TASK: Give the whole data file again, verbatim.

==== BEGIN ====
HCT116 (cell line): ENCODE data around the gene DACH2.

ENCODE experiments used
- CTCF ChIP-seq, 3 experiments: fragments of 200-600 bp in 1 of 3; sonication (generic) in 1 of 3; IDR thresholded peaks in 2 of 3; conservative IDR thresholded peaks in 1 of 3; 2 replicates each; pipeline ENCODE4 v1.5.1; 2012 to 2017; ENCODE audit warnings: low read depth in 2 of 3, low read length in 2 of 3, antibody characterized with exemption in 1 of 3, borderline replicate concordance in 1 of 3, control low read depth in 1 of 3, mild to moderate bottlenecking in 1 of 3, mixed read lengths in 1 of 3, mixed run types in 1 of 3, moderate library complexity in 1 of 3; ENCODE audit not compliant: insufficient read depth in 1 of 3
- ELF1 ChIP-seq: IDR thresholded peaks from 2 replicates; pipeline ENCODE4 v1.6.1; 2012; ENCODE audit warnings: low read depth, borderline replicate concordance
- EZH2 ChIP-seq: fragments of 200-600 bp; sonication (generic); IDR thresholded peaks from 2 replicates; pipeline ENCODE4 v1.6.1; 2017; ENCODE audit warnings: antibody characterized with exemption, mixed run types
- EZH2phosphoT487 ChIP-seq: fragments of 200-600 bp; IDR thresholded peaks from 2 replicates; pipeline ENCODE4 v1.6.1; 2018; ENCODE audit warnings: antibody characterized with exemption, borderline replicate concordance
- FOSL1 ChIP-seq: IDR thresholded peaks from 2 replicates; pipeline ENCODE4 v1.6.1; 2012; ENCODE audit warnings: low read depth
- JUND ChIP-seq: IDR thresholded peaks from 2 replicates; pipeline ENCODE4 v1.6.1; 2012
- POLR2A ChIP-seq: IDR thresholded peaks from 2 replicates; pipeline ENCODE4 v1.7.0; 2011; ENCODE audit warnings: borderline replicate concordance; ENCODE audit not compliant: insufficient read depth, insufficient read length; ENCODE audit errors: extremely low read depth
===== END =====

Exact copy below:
HCT116 (cell line): ENCODE data around the gene DACH2.

ENCODE experiments used
- CTCF ChIP-seq, 3 experiments: fragments of 200-600 bp in 1 of 3; sonication (generic) in 1 of 3; IDR thresholded peaks in 2 of 3; conservative IDR thresholded peaks in 1 of 3; 2 replicates each; pipeline ENCODE4 v1.5.1; 2012 to 2017; ENCODE audit warnings: low read depth in 2 of 3, low read length in 2 of 3, antibody characterized with exemption in 1 of 3, borderline replicate concordance in 1 of 3, control low read depth in 1 of 3, mild to moderate bottlenecking in 1 of 3, mixed read lengths in 1 of 3, mixed run types in 1 of 3, moderate library complexity in 1 of 3; ENCODE audit not compliant: insufficient read depth in 1 of 3
- ELF1 ChIP-seq: IDR thresholded peaks from 2 replicates; pipeline ENCODE4 v1.6.1; 2012; ENCODE audit warnings: low read depth, borderline replicate concordance
- EZH2 ChIP-seq: fragments of 200-600 bp; sonication (generic); IDR thresholded peaks from 2 replicates; pipeline ENCODE4 v1.6.1; 2017; ENCODE audit warnings: antibody characterized with exemption, mixed run types
- EZH2phosphoT487 ChIP-seq: fragments of 200-600 bp; IDR thresholded peaks from 2 replicates; pipeline ENCODE4 v1.6.1; 2018; ENCODE audit warnings: antibody characterized with exemption, borderline replicate concordance
- FOSL1 ChIP-seq: IDR thresholded peaks from 2 replicates; pipeline ENCODE4 v1.6.1; 2012; ENCODE audit warnings: low read depth
- JUND ChIP-seq: IDR thresholded peaks from 2 replicates; pipeline ENCODE4 v1.6.1; 2012
- POLR2A ChIP-seq: IDR thresholded peaks from 2 replicates; pipeline ENCODE4 v1.7.0; 2011; ENCODE audit warnings: borderline replicate concordance; ENCODE audit not compliant: insufficient read depth, insufficient read length; ENCODE audit errors: extremely low read depth